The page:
Chris Delaney, ex-gay activist and poster boy for P-FOX billboards, admitted last month to the Chattanooga Times Free Press that, as a “gay” man, he sought male affirmation — not sex.
The apparent fact that he did not experience a lifelong, predominant, and unvarying sexual attraction to men — and that he wasted his “gay” years in bars instead of pursuing constructive relationships and hobbies — hasn’t stopped Delaney from boasting for 12 years that he achieved freedom from homosexuality.
His claim is ironic. If anything, he is more deeply addicted to the subject than when he claimed to be gay.
For most of this decade, his picture has appeared on billboards to aid P-FOX in its ongoing campaign to divide families and blame parents for their children’s predominant and unchanging same-sex attraction.
In November, Delaney joined other ex-gay activists and antigay church leaders to strategize against equality and freedom in Tennessee.
And last week, Delaney revealed to OneNewsNow that he is willing to distort science and smear researchers who have discovered signs of a naturally occurring, biological predisposition to same-gender attraction.Delaney is one among many activists who advocate ex-gay “therapy” — even though independent studies and former ex-gays say such therapy worsens depression and unhealthy compulsion without changing patients’ sexual orientation.
According to the Times Free Press, Delaney says that “he doesn’t have specific data to track his clients’ outcomes, but acknowledged some people don’t respond to the therapy and return to the gay lifestyle.” Delaney does not detail how therapy worked for him. Worse, Delaney does not seem to care whether ex-gay therapy actually works for anyone else — or whether his religious condemnation of sexual honesty and and his false characterizations of gay persons’ diverse lifestyles damage people emotionally and spiritually.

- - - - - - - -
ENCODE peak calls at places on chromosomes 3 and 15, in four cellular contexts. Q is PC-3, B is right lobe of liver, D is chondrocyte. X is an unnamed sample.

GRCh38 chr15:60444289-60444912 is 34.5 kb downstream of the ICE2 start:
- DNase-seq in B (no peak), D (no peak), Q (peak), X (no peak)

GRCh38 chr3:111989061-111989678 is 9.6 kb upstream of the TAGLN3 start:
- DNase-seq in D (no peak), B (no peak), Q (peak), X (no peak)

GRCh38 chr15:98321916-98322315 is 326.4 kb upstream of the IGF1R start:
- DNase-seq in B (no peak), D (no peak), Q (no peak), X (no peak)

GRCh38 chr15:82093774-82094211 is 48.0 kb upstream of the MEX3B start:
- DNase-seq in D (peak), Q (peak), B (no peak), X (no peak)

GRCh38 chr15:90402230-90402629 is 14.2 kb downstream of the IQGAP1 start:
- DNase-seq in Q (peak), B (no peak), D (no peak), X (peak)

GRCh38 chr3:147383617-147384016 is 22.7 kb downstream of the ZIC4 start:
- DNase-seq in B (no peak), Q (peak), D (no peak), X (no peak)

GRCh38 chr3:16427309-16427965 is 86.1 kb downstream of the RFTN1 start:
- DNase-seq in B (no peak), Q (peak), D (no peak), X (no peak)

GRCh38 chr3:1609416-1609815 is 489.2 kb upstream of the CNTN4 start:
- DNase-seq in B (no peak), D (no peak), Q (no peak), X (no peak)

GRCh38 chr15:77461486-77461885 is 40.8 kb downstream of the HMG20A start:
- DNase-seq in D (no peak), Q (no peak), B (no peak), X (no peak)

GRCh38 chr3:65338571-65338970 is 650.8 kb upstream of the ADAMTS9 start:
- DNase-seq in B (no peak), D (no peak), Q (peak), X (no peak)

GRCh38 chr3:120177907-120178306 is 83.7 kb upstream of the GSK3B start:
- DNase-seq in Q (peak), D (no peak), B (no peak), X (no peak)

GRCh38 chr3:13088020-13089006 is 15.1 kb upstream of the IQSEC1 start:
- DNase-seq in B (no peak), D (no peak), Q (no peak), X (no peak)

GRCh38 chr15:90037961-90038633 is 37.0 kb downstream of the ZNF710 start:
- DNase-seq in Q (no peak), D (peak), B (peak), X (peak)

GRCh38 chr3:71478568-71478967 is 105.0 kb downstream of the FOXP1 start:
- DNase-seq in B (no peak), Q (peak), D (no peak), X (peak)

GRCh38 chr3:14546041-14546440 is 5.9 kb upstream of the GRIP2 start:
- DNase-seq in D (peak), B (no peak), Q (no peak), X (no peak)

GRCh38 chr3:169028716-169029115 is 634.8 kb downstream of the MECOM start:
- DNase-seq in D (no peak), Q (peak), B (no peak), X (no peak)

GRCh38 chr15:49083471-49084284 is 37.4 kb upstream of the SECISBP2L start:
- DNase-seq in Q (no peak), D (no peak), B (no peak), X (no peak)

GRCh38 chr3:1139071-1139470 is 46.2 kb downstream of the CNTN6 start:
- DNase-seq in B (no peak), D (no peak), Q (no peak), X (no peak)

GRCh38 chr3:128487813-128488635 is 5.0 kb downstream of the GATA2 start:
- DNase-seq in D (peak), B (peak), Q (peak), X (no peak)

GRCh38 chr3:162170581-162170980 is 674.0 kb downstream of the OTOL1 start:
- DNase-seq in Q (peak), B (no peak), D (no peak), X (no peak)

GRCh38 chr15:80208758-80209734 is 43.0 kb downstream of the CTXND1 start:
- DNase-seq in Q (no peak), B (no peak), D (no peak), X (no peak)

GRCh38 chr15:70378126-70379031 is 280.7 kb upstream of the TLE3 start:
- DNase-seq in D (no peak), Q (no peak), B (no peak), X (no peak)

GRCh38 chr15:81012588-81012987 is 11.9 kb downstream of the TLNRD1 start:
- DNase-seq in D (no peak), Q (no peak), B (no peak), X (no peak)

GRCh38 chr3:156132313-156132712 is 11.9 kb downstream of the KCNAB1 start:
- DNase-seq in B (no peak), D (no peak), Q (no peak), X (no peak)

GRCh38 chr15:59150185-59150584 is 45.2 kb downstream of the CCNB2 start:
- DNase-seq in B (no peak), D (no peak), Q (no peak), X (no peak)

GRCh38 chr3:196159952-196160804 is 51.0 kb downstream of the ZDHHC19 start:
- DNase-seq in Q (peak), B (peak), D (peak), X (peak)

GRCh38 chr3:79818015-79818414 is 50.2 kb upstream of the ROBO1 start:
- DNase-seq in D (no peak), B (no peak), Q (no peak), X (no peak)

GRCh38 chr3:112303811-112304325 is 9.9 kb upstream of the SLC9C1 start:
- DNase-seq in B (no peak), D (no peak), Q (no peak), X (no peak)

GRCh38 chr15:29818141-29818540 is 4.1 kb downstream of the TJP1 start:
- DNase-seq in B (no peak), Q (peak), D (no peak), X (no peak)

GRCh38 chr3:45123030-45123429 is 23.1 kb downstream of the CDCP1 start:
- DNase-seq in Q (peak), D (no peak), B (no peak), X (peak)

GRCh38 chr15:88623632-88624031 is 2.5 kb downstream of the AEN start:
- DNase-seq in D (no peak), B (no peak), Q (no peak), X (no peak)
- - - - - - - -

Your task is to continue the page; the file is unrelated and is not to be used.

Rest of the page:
No matter: Delaney — and Jeff Buchanan, Exodus church activist — are both men on a mission to convince the religious right, parents in particular, that anyone can “change” — if they really want to.
Delaney admits the reason why he asserts that anyone can change: It is because, to do otherwise, would be to admit that gay people deserve the same freedom and respect as anyone else:
The question of whether someone can choose to be gay is at the heart of all gay-rights issues, Mr. Delaney explained. By saying that a homosexual is genetically born with gay tendencies in the same way a black person is born with dark skin, gay rights advocates are trying to bolster their arguments for equal treatment of gays, he said.
“What I do flies in the face of their agenda,” said Mr. Delaney, who noted that he periodically is the target of hate messages on his Web site and threatening voice mails.
But Mr. Delaney and Mr. Buchanan say they aren’t going to let resistance interfere with their work. Mr. Buchanan said he believes the ex-gay movement will not only continue but will expand.
“I work with a network of about 115 churches. It’ continuing to grow, and I have reason to think it will multiply into the thousands,” he said.
In an interview last week with the religious right’s OneNewsNow, Delaney goes even further, deliberately mischaracterizing available science regarding the biological origins of sexual orientation. While several studies have found a biological predisposition for sexual orientation –one that is admitted even by some ex-gay pundits — Delaney clings to the false supposition that scientists seek a “gay gene”:
“There is absolutely no conclusive evidence of a gay gene. There’s [sic] been lots of studies, but they’ve been slanted,” he contends. “There’s been an agenda behind it, and there is no gay gene that’s been discovered as of yet.”
Delaney sees an “agenda” — intellectual and personal freedom — behind growing calls for equality. And he appears determined to do whatever is required — redefine “gay,” mischaracterize science, smear the professionalism of researchers, blame parents, ostracize those who are failed by his “therapy” — to oppose that freedom.